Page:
Ralph and Filip Boyen, who was fined £81,982.95, both dealt in Monterrico shares on the basis of inside information.
Ralph was actively involved in takeover discussions around Monterrico and as such was not allowed to deal in the company’s shares. On January 28 2007, Ralph asked Boyen to buy £30,000 worth of Monterrico shares on his behalf.
Between January 29 and February 2, Boyen bought Monterrico shares worth £30,533.59 for Ralph and shares worth £77,162.05 for himself.
On February 5 a Chinese mining consortium announced a takeover agreement with Monterrico. After the announcement, Boyen sold all the Monterrico shares making a profit of £12,691.41 for Ralph and a profit of £29,482.95 for himself.
Following the FSA’s enquiries into suspicious trading prior to Monterrico’s takeover, Ralph voluntarily contacted the regulator and admitted to dealing with the benefit of inside information.
FSA director of enforcement Margaret Cole says: “Mr Ralph held a position of trust as the executive chairman of Monterrico but he deliberately used inside information about his company’s takeover for financial gain. Mr Boyen misused inside information about Mr Ralph’s secret dealing to his own advantage by buying more shares for himself. This sort of self-serving behaviour by experienced business professionals has the potential to damage confidence in financial markets.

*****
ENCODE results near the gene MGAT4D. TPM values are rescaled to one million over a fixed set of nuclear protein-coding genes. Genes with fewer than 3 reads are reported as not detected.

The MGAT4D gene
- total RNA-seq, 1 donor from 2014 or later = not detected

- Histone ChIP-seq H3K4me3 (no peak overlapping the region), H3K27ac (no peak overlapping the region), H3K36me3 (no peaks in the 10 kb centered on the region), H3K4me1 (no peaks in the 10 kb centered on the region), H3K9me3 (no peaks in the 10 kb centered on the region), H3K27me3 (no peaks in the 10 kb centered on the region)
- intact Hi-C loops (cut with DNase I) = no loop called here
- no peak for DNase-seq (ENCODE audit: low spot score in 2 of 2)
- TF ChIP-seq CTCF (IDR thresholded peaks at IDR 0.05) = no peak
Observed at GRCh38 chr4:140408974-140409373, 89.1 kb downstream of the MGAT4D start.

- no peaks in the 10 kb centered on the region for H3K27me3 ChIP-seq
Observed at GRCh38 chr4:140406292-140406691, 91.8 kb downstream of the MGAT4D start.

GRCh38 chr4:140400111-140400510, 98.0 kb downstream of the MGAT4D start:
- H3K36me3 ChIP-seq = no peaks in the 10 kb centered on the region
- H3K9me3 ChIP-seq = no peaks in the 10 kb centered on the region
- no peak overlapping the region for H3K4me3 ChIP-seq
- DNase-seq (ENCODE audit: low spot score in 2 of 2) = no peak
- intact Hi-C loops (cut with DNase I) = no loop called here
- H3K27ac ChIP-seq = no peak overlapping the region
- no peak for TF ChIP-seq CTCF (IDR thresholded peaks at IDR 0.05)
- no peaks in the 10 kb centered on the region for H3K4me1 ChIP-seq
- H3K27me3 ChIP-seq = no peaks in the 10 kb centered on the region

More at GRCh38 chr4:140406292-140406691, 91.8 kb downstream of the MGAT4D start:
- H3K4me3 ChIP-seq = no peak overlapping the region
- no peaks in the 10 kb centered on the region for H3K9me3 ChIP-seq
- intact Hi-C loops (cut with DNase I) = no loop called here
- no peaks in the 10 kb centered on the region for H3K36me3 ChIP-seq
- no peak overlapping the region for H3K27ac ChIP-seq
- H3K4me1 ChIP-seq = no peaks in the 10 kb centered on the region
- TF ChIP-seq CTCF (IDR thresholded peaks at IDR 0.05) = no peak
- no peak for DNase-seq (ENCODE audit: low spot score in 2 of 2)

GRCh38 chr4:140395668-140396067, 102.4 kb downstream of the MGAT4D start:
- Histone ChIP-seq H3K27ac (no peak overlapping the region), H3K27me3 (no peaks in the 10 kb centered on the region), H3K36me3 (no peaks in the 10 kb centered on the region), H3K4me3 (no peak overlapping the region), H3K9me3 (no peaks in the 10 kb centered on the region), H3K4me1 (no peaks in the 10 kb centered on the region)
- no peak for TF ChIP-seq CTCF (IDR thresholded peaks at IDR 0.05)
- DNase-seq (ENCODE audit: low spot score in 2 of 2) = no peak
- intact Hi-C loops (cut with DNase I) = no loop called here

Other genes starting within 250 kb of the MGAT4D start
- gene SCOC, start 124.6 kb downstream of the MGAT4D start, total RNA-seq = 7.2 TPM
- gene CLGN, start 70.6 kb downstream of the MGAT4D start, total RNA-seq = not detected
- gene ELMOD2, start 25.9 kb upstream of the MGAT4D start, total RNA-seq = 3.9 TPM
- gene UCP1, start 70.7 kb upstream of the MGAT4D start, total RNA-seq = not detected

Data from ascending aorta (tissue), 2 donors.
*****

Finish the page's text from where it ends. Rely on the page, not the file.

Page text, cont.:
“Mr Ralph and Mr Boyen co-operated fully with our investigation by coming forward and providing us with information about market misconduct and as such we were more lenient. But for that co-operation, we would have seriously considered taking criminal proceedings.”